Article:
The battle for the Rotorua mayoralty has already started. Five people have so far put up their hands including incumbent Steve Chadwick, and Reynold Macpherson – the man who came closest last time.
Reporter Zizi Sparks gives her opinion on why local body elections matter and what's at stake for voters.
Steve Chadwick and Reynold Macpherson are more alike than you might think.
They both have family at heart, they both like gardening, and they both clearly care about Rotorua and local government.
But only one can be elected mayor in October.
With about five months before the election, they've both already thrown their hats in the ring, making promises and claims. Behind the scenes they have teams helping with pamphlets, billboards and more.
But from the time I have spent with them, and covering council as part of my job, I also see some differences in them too.
Chadwick is charismatic and well-experienced in politics, clearly a people person.
Macpherson is more academically-focused. He talks of governance and management and has vast business experience.
Macpherson missed out on the mayoralty by 2863 votes in 2016. But a whopping 25,000 people missed out on even having a say on who would represent them.
In fact, in 2016, a little less than 46 per cent of eligible Rotorua voters used their voice to decide who would be in council. Just 21,252 votes, excluding special votes, were cast.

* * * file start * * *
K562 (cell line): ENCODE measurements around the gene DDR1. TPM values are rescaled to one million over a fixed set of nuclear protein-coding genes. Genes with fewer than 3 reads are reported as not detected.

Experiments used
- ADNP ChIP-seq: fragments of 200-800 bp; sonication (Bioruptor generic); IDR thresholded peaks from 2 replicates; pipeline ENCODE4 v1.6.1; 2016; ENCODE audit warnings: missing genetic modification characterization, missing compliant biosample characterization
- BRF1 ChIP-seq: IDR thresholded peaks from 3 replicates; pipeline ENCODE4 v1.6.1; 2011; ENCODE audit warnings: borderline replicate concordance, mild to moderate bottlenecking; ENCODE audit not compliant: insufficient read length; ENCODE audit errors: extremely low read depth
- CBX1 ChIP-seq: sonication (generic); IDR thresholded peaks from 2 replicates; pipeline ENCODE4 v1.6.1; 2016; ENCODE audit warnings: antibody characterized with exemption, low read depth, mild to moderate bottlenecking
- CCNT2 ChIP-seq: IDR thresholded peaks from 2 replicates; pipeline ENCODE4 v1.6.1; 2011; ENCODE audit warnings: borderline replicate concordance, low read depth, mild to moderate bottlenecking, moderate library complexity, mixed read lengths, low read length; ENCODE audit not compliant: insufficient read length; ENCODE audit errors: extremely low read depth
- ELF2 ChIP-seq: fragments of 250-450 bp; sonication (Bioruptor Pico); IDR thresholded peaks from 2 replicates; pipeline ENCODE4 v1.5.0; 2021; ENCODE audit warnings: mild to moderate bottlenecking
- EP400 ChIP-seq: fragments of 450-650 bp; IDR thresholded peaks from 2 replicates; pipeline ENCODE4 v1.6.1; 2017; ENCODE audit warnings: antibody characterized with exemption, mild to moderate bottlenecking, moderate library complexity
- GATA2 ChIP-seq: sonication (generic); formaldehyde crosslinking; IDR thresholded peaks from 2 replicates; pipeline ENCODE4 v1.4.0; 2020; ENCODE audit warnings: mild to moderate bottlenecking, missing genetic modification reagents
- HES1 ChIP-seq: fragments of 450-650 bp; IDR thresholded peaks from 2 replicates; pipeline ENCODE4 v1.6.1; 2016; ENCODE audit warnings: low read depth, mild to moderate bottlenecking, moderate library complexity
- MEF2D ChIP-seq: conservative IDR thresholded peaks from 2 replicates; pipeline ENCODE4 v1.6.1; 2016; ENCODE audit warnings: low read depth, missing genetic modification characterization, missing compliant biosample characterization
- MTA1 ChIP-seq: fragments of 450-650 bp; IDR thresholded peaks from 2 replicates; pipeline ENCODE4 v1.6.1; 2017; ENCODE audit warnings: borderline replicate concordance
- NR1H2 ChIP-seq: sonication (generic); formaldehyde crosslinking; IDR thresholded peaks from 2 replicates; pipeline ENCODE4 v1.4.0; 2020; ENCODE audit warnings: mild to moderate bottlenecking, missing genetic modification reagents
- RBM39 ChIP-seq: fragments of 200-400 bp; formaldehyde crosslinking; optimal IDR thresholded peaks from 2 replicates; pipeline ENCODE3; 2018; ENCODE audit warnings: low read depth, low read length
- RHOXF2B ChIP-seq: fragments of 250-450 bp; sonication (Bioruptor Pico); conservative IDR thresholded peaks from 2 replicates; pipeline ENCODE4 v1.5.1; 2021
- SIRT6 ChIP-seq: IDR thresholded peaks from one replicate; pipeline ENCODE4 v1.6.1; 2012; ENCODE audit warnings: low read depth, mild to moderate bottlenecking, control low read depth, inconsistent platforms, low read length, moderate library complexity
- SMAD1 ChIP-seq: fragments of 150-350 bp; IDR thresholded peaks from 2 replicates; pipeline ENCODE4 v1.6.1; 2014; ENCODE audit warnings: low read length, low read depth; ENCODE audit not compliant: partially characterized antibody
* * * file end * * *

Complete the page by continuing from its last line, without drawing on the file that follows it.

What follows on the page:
If just half the people who didn't vote in 2016 voted for someone else, an entirely new candidate could have been elected.
It's easy to overlook local government politics in favour of central Government. Everyone knows who Jacinda Arden and Simon Bridges are. But it's Karen Hunt, Charles Sturt and other councillors who have more of an impact on your day-to-day life.
When you wake up in the morning and have a shower, it's using water they meter, when you flush the toilet it goes to wastewater treatment plants they run, and when you walk, cycle or drive to work, it's on roads and footpaths they are responsible for.
People use these things every day but it's easy to forget how they get there and stay there. Some people just complain they're broken without doing anything to change it. Now's the chance to do something about it.
The race for the council has already begun. I encourage everyone to take notice of what is happening and take an interest.
One thing's for certain: it won't be boring.
Read here for the first of a series examining the race for mayor and the major issues up for debate. The Rotorua Daily Post delves into the lives of Chadwick and Macpherson to find out who they are, what they do outside work – and why they want to be mayor.